It’s summer in Tucson, and temperatures are not the only thing on the rise: Back-to-school drives are heating up as students and teachers anticipate regular returns to classrooms in August.
“It has been an interesting year for sure, and everyone has been very cautious with COVID, but I think we are starting to feel the energy come back,” said Cristina Greenberg, director of Aviva Children’s Services, which is dedicated to filling emergency needs for 3,000 children in foster and kinship care through the Arizona Department of Child Safety annually.
A 2019 merger with the Easterseals Blake Foundation enabled Aviva to expand offerings to include comprehensive mental health and behavioral services and other resources to ease the burden on foster families.
“One of our specific targets is to reach kinship foster families with donations from the back-to-school drive. There are 14,000 kids in foster care statewide, and 33% of those are with extended family members — such as grandparents or aunts and uncles — known as ‘kinship care.’ If we can provide school supplies for these kids, it is one less expense they have to worry about,” said Greenberg.
Kinship care, Greensberg said, is often considered to be in the best interests of the children, but placements can happen quickly or unexpectedly, and Aviva can help families prepare. She said that in spite of the challenges presented by the global pandemic, the nonprofit managed to continue to fill essential needs for the children and families it serves.
“On top of the trauma these children were going through, COVID provided added barriers for kids in foster care, but we continued to provide food, cribs, carseats, diapers and other essential needs for families. We did a lot of this virtually and were able to send items to families in order to keep everyone safe. We have carried that through to our back-to-school drive, so if people don’t want to go into stores to purchase items, they can go to Amazon or Target online and select supplies, and they will be delivered directly to Aviva where volunteers will fill the backpacks,” said Greenberg.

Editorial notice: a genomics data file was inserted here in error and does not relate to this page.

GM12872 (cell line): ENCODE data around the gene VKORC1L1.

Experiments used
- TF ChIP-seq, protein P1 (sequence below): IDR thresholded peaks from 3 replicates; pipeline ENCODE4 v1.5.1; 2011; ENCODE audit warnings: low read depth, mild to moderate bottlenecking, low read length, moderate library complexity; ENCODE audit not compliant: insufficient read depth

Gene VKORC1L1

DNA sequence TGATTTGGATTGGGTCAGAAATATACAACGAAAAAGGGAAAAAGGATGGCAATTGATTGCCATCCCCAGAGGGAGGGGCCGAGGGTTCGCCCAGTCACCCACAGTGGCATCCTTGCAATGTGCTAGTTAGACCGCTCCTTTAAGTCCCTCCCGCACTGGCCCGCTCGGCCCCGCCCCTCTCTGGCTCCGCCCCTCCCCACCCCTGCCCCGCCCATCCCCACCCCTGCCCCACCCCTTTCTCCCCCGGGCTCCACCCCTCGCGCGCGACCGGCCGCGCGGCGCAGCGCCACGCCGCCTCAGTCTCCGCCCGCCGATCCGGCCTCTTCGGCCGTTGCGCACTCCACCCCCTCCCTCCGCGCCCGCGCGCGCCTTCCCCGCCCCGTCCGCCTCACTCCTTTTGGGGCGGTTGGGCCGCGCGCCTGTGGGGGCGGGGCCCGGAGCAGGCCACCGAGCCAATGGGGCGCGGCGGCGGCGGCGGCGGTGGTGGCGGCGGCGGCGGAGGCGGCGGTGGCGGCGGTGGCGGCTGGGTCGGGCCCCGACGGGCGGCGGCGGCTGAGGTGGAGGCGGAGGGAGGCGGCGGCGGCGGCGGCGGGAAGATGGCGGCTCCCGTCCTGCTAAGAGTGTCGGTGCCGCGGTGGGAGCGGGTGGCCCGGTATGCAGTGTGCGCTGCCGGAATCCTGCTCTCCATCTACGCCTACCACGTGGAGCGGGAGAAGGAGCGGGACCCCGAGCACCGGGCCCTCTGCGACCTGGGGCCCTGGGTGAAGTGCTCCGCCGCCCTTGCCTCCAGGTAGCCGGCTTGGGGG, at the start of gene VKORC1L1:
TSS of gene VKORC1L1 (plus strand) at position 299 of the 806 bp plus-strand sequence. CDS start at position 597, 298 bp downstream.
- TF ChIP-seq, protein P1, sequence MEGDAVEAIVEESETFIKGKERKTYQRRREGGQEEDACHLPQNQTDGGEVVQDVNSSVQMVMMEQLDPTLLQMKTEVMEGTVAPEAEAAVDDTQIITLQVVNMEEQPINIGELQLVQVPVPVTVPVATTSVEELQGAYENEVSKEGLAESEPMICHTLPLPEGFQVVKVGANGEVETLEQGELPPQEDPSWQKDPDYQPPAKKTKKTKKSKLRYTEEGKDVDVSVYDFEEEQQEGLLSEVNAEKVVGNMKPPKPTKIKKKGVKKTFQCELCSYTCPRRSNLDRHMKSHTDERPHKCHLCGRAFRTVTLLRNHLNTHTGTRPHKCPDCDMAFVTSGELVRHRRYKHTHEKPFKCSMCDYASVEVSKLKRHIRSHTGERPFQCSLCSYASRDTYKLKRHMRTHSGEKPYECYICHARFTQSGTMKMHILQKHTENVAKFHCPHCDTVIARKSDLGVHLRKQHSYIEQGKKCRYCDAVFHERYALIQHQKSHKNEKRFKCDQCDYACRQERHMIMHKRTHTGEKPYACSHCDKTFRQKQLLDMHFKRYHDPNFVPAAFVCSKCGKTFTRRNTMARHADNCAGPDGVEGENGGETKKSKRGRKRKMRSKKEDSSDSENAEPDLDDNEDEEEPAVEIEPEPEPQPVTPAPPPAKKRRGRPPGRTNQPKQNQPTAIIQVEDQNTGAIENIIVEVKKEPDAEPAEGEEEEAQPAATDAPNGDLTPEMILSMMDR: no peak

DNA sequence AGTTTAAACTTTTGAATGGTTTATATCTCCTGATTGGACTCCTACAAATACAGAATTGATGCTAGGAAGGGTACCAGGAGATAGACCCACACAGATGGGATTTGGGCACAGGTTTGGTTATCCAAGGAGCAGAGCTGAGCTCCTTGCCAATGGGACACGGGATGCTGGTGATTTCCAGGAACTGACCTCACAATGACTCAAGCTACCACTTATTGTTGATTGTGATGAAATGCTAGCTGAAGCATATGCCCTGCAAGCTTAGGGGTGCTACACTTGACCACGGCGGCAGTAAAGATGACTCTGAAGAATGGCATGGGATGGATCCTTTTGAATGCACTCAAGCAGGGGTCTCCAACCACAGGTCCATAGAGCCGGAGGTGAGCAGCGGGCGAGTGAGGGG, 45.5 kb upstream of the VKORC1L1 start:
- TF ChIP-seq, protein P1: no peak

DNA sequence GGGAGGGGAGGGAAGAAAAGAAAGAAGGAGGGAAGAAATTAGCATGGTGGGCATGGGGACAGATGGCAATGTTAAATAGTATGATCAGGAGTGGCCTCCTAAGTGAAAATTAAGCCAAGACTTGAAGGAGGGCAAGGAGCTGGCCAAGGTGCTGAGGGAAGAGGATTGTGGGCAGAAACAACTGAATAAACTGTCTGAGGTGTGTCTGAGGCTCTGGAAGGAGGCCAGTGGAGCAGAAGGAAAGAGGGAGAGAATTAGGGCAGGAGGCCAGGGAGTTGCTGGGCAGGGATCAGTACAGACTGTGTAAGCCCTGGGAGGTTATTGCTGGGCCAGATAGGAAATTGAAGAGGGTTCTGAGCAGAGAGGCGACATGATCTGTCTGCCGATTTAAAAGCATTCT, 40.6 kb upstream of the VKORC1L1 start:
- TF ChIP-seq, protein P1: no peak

The backpacks will be distributed for free in drive-thru distributions in Tucson and Sierra Vista on July 17-18 while supplies last. Any children in foster and kinship care are eligible as long as a Notice of Provider is shown.
Youth On Their Own
Convenience is also a consideration for supporters interested in providing supplies for homeless and near-homeless students through the Youth On Their Own Back-to-School Challenge.
The event seeks to assist about 1,500 unaccompanied middle school and high school students, many whom will be returning to the classroom for the first time in over a year, according to Bethany Neumann, director of development and communications for YOTO.
“We are doing a mix of what we normally do with our school supplies drive and a Restock-the-Mini Mall Drive with food and hygiene products for our kids. We are focusing on both and encouraging financial donations because we have a generous $15,000 match that was provided by two of our wonderful donors. Online donations are applied toward the match, and we want people to know they have that option to participate,” said Neumann.
YOTO is also excited about today’s reopening of the Mini Mall, at 1642 N. Alvernon Way. The store provides free “shopping” for food, toiletries, household items and other necessities to homeless students.
Tucson Supports Teachers
Connecting with teachers by supporting the Tucson Supports Teachers campaign offers Tucsonans an additional opportunity for involvement.
The annual campaign, which is spearheaded by the nonprofit Tucson Values Teachers, has raised more than $1.2 million to help teachers purchase classroom supplies since its inception in 2009. Last year more than 3,000 teachers registered for their names to be drawn in the supply drive, according to Andrew Heinemann, chief executive officer of TVT.
“Different organizations have supply drives and collect materials, but the beautiful thing about Tucson Supplies Teachers is that we want teachers to be able to be selective and target the specific needs that each one has. This year we are offering teachers a $50 gift certificate to Jonathan’s Educational Resources, which supports a local business, so it is a win-win for everyone,” said Heinemann.